VERMONT AGRARIAN COMMONS
Local Agrarian Commons Board
Bread & Butter Farm: Brandon Bless
Jason Van Drieshe, Front Porch Forum
Joyce Cellars, CPG Enterprises, Inc.
Fran Miller, Attorney, Vermont Law School
The Vermont Agrarian Commons is organized and shall be operated exclusively for the purpose of holding title to property, collecting income therefrom, and turning the entire amount, less expenses to the AGRARIAN LAND TRUST within the meaning of Section 501(c)(2) of the Internal Revenue Code of 1986 (the “Code”). Agrarian Land Trust, the parent corporation of Vermont Agrarian Commons, is a California nonprofit public benefit corporation exempt from federal income tax under Section 501(a) and described in Section 501(c)(3) of the Code.
SNAPSHOT OF VERMONT AGRICULTURE
Vermont is home to nearly two million acres of farmland, which makes up about 20 percent of the total land in the state. As of a 2018 Report, 21.6 percent of farmland in the state had been conserved and many of those acres using an Option to Purchase at Agricultural Value (OPAV) in an effort to keep farms viable and farmland affordable for future generations. While the majority of the agricultural economy relies on dairy, the agricultural landscape includes a wide range of agricultural production including small and mid-sized diversified farms, vegetable farms, orchards, nurseries, as well as chicken, beef, pork and other meat production.
Given the majority of the state’s farmland being tied to dairy production and falling dairy prices over the last five years, a great deal of farmland is and will be in transition in the coming years as farms transition out of dairy and land is repurposed. In 2008, Vermont had approximately 1,100 dairy farms. By 2018, this number had dropped to 705. Although the percentage of agricultural land in Vermont has remained relatively steady over the past ten years, the loss of dairy farms suggests that a significant land transition is underway.
Land Acknowledgement & Commitment
The Agrarian Commons acknowledges that it is located on the ancestral, occupied, and, in many cases, unceded land of Indigenous people. In acknowledging this legacy of genocide and theft, we are in turn committed to supporting Indigenous sovereignty.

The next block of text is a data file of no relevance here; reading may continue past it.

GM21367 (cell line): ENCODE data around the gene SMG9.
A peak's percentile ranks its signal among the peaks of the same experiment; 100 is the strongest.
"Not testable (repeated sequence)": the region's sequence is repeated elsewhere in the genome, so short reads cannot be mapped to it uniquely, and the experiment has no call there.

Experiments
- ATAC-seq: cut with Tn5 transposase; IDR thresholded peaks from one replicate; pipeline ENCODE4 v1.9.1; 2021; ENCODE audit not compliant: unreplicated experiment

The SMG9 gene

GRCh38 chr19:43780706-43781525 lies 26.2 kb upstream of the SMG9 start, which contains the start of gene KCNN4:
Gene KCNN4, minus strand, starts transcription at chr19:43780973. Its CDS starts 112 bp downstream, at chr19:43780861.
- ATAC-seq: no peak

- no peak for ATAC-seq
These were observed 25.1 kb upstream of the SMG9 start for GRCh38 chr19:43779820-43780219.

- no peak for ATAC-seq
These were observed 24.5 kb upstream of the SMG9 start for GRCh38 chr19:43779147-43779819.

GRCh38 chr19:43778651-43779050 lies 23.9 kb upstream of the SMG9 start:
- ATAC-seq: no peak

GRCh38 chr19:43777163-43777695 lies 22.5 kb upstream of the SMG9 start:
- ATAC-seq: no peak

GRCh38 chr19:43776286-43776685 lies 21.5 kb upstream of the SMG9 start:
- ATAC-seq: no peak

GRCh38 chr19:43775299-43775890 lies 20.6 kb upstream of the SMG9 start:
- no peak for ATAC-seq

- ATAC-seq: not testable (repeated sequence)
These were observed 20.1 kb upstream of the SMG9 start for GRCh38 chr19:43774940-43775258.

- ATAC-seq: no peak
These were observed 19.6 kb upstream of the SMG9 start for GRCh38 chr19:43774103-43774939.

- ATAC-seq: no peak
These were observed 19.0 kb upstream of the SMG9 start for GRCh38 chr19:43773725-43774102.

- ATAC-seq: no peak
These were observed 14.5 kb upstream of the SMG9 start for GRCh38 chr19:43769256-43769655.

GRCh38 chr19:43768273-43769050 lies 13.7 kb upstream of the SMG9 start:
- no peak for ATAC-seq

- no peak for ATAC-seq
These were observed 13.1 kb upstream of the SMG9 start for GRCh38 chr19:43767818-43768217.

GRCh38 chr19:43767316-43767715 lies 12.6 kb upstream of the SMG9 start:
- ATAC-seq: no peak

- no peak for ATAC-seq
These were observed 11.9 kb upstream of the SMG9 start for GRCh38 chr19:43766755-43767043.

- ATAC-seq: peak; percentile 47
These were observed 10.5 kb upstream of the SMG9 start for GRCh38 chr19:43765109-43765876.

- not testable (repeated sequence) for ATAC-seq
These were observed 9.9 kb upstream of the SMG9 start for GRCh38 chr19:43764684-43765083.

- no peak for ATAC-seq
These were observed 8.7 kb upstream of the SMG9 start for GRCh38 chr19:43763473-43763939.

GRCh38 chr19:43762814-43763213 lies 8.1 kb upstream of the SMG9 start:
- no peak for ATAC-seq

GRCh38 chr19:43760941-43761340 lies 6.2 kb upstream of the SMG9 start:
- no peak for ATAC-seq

Resources and Information from Vermont’s Indigenous Communities
- Elnu Tribe of the Abenaki
- Nulhegan Band of the Coosuk Abenaki Nation
- Abenaki Nation of Missisquoi
- Koasek Traditional Band of the Koos Abenaki Nation
Food Security & Hunger
1 in 4 Vermonters struggle with food insecurity, according to a 2014 study conducted by Vermont Foodbank and Hunger in America. Hunger Free Vermont reports that 27 percent of Vermont residents have incomes that qualify them for Federal Nutrition Assistance Programs.
Vermont Farmland Facts
Amount of Farmland: 1,193,437 acres (20 percent of total land area)
Acres Farmed Organically: 134,000 acres
Average Size of Farm: 157 acres
Total Number of Farms: 6,808
Number of Farm Operators/Producers: 12,309
- Average Age: 57
- Beginning farmers: 3,754
- Farmers of color: 285
- White farmers: 12,148
- American Indian or Alaska Native farmers: 23
- Hispanic, Latino, or Spanish Origin farmers: 124
- Black farmers: 17
- Asian farmers: 14
- Native Hawaiian or Other Pacific Islander farmers: 6
- Migrant farmworkers: 1,500
- Female farmers: 5,120
- Male farmers: 7,189
Selection of Vermont Statistics Compared to National Statistics
Farmland Loss: 58,276 acres (2012 to 2017), 4.6% decrease
Average Farm Real Estate Value: $3,360/acre
Farm Income: 20 percent of Vermont farms earn less than $50,000/year in sales, and 58 percent of Vermont Farms earn less than $10,000/year in sales (2017, NASS)
Top Agricultural Products by Sales: Cow’s milk, other crops and hay, cattle and calves, nursery and greenhouse products, flowers, sod, vegetables, melons, potatoes, sweet potatoes
Resources on Vermont Agriculture
- American Farmland Trust, Farmland Info Center, Vermont
- Vermont Agency of Agriculture
- American Farmland Trust - Vermont
- U.S. Department of Agriculture, NRCS - Vermont
- USDA NASS - VT
- Vermont Land Trust
- U.S. Census of Agriculture: Vermont State Profile
- Vermont Housing and Conservation Board - Farmland Conservation
- National Young Farmers Coalition - Vermont Chapter
- USDA Economic Research Center: State Factsheets
- Rural Vermont
- Vermont Farm to Plate
- Center for and Agricultural Economy
- UVM Extension
- UVM Center for Sustainable Agriculture
- UVM Agroecology and Livelihoods Collective
- VT Grass Farmers
- Rian Fried Center for Sustainable Agricultural and Food Systems